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Pettit v. Nebraska Department of Correctional Services

Supreme Court of Nebraska

August 7, 2015


Page 554

Appeal from the District Court for Lancaster County: STEVEND. BURNS, Judge.


1. Declaratory Judgments. An action for declaratory judgment is sui generis; whether such action is to be treated as one at law or one in equity is to be determined by the nature of the dispute.

2. Statutes. Statutory interpretation presents a question of law.

3. Judgments: Appeal and Error. When reviewing questions of law, an appellate court has an obligation to resolve the questions independently of the conclusion reached by the trial court.

4. Declaratory Judgments: Appeal and Error. In a declaratory judgment action treated as an action at law, an appellate court does not disturb factual determinations unless they are clearly wrong.

5. Prisoners: Records: Good Cause: Appeal and Error. Whether a person seeking access to an inmate's institutional file under Neb. Rev. Stat. § 83-178 (Reissue 2014) shows good cause is a mixed question of law and fact. What the parties show presents questions of fact, which an appellate court reviews for clear error. Whether the showing establishes good cause is a question of law, and an appellate court reviews questions of law independently. Where the facts are undisputed, the entire question becomes one of law.

6. Statutes: Legislature: Intent: Appeal and Error. Statutory language is to be given its plain and ordinary meaning, and an appellate court's duty in discerning the meaning of a statute is to determine and give effect to the purpose and intent of the Legislature as ascertained from the entire language of the statute considered in its plain, ordinary, and popular sense.

7. Statutes: Actions: Legislature: Intent. Whether a statute creates a private right of action depends on the statute's purpose and whether the Legislature intended to create a private right of action.

8. Prisoners: Records: Good Cause: Legislature: Intent: Words and Phrases. For purposes of Neb. Rev. Stat. § 83-178(2) (Reissue 2014), " good cause" means a logical or legally sufficient reason in light of all of the surrounding facts and circumstances and in view of the very narrow access intended by the Legislature.

Jon Bruning, Attorney General, and James D. Smith for appellants.

Robert B. Creager, of Anderson, Creager & Wittstruck, P.C., L.L.O., for appellee.



Page 555

[291 Neb. 514] Cassel, J.


The district court determined that Mark Pettit showed " good cause" [1] for public inspection and reproduction of an executed inmate's drawings placed by the Nebraska Department of Correctional Services (DCS) in the inmate's institutional file. DCS and Frank Hopkins appeal. We first settle the standard of appellate review, reviewing the factual findings for clear error and the existence of good cause as a question of law. We then examine the entire statute, recognizing its emphasis of confidentiality rather than openness. Finally, we define the phrase in view of the entire statute. We conclude that the undisputed facts present a question of law and that Pettit failed to demonstrate a legally sufficient reason for inspection of the drawings.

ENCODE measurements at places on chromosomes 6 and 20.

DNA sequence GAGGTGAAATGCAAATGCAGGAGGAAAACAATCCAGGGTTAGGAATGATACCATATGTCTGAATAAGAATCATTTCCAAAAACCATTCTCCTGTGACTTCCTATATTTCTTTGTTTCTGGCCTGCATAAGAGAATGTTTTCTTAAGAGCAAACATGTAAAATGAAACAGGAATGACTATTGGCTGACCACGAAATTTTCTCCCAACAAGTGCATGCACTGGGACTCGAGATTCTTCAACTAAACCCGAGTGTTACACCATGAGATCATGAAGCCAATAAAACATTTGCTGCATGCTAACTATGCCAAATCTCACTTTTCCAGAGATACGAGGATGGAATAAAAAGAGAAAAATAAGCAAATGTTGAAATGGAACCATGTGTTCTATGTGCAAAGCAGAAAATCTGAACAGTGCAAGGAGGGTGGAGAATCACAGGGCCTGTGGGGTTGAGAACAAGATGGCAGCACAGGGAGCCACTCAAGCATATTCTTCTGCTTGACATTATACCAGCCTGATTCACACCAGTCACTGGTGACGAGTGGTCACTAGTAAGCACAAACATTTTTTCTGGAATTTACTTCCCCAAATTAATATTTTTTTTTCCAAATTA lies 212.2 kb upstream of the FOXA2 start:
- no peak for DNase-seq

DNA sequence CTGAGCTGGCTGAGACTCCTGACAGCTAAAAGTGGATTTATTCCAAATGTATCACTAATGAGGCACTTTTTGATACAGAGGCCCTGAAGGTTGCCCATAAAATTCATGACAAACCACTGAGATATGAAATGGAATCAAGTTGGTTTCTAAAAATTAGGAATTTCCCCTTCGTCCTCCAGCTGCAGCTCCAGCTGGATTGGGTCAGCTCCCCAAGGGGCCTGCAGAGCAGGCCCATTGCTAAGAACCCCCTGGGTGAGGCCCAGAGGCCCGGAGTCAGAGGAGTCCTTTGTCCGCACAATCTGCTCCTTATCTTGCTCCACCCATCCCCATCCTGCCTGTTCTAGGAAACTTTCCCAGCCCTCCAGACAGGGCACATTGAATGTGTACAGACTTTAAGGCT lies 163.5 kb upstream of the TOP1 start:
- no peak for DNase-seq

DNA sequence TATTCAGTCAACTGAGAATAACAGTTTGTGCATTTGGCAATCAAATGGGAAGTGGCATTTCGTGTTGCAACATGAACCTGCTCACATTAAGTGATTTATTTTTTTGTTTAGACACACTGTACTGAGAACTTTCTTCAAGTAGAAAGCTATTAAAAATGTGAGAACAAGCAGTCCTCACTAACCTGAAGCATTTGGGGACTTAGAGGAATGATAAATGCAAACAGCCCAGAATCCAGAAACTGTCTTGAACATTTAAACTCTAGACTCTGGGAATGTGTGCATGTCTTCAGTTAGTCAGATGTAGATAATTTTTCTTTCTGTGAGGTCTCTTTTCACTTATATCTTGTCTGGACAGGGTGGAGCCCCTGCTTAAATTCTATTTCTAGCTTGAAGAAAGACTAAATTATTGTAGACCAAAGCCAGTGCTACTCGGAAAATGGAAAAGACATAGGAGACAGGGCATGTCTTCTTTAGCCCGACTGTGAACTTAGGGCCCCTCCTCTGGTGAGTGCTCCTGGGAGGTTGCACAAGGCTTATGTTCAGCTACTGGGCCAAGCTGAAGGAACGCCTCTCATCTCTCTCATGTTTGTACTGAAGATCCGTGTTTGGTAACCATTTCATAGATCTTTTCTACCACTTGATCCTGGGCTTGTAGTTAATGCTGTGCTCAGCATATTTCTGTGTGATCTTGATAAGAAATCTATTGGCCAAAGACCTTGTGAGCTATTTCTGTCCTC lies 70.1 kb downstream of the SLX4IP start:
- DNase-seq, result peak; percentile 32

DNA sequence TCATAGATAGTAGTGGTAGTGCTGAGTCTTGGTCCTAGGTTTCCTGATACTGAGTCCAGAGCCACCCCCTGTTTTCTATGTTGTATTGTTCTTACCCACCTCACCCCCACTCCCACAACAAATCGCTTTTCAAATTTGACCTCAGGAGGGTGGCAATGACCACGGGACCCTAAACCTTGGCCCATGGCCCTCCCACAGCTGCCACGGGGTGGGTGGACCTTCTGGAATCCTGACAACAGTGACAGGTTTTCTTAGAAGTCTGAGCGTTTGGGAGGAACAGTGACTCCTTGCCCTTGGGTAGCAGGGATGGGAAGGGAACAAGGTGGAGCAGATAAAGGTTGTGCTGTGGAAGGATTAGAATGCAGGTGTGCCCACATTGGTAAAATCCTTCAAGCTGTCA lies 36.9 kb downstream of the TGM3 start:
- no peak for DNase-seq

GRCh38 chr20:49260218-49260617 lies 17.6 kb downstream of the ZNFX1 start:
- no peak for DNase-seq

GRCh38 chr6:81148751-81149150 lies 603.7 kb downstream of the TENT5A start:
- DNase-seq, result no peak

Pettit, a former anchorman and investigative reporter for an Omaha, Nebraska, television station, reported on the murders [291 Neb. 515] committed by John Joubert of two children in 1983 in Sarpy County, Nebraska. Joubert pled guilty to two counts of first degree murder and was sentenced to death. The State ultimately executed him.

While Joubert was on death row, Pettit interviewed him a number of times. Pettit was then in the process of writing a book in order to have a historical record about the Joubert case. During the interviews,

Page 556

Joubert confessed to a string of violent crimes and admitted that he continued to have fantasies about murdering children. Joubert told Pettit that he illustrated those fantasies in two graphic drawings that had been confiscated as contraband by authorities with DCS. The drawings were placed in Joubert's institutional file maintained by DCS under § 83-178.

Before Joubert was executed, Pettit attempted to gain access to the drawings. In 1988, Joubert handed Pettit a letter that he had written to the prison warden authorizing the release of the drawings to Pettit for analysis by a mental health professional. The body of the letter stated:

Please release to . . . Pettit of KMTV, Channel 3, the two drawings which were confiscated from my cell on 05 May 87. He intends to take them to a psychiatrist for analysis. At this time there is no agreement for them to be used in the book ...

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